Around her were the six-piece band, complete with a rockin’ xylophonist and Mr Midnight, a big guy with a deep voice, as well as the man in charge of the animations that refused to be called anything but ‘The Goat’. They all added to the feel of the show, but unfortunately, they constantly looked a little bored, as though they had somewhere else better to be. I may be right too, a number of them tended to toddle off the stage and not come back for a bit.

After a few songs a steady rhythm was established. Yunyu would sing while her band did their thing; there were animations on the big projector screens accompanying the music, some of them by the anime artist, Queenie Chan; and then after a couple of songs Yunyu would have a bit of a chat with the audience.

In these chats, Yunyu revealed a lot about herself. There was a lot of talk about mother issues and psychoanalysis. It was hard to decide if this was a character or if we were seeing the actual Yunyu. No problem if we were, but the whole event was surreal, and (once again) I felt it was hard to classify what I was seeing onto a labelled shelf.

But hey, maybe that was the whole point.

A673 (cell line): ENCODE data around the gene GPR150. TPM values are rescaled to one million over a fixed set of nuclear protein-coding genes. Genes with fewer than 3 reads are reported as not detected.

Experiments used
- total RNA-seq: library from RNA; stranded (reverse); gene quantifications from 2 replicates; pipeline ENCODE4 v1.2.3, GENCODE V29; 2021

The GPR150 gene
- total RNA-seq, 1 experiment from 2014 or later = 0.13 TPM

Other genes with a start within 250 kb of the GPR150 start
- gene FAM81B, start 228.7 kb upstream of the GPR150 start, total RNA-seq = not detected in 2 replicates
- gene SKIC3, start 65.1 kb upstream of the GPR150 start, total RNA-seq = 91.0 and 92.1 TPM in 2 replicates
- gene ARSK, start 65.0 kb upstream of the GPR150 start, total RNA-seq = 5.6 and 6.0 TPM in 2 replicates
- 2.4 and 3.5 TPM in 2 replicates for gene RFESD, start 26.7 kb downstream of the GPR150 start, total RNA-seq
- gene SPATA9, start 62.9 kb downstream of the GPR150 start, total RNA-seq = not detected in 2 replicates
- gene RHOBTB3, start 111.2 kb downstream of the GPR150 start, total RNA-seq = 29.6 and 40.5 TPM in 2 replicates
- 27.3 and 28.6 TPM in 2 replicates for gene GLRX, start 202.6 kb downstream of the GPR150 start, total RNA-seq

The writing of the music was amazing. Every song was a re-imagining of a classic fairy tale (Twisted Tales, get it?). Yunyu stated pretty early that this wouldn’t be a Disney movie, and she didn’t lie. We heard about 20 songs all up and I was familiar with pretty much all of the original stories.

They were all great examples of modern takes on the genre. Every character had a personality flaw that Yunyu did very well in analysing: Goldilocks is an indecisive airhead who can’t figure out that she is the one with the problem; Dorothy is a cosmonaut lost in space who can’t find her way home; The Match-Stick Girl is a drugged-up youngin’ who can’t seem to get her way out of the back-alley, constantly waiting for the ‘next dream’. Like Yunyu said, none of the stories had happy endings.

The animations in the background were a good idea. They did seem a little repetitive though, as if they only made 30 seconds for each song and looped them, but they added a new dimension to the music and were always relevant to the song. It wasn’t like at a concert where there’s something playing in the background to appease the eye, it was a genuine part of the show and added to it as a whole.

Speaking of good ideas, I was told beforehand that in order to fully immerse myself into the show I would need to get my hands on one of the shirts at the merch stall. I was confused and thought it was their way to sell more merchandise, but I was mistaken.

In possibly the coolest move in t-shirt history, these had a QR barcode on them. When scanned with a smartphone it gives you access to Yunyu’s music, including old and new songs, and anyone else can do it too. ‘It’s not pirating; it’s sharing,’ she stressed. She mentioned during the show that the shirt talks to you too. I don’t have a good enough phone, but I’ve never talked to a shirt before. I feel the need to buy a better phone now just so I can.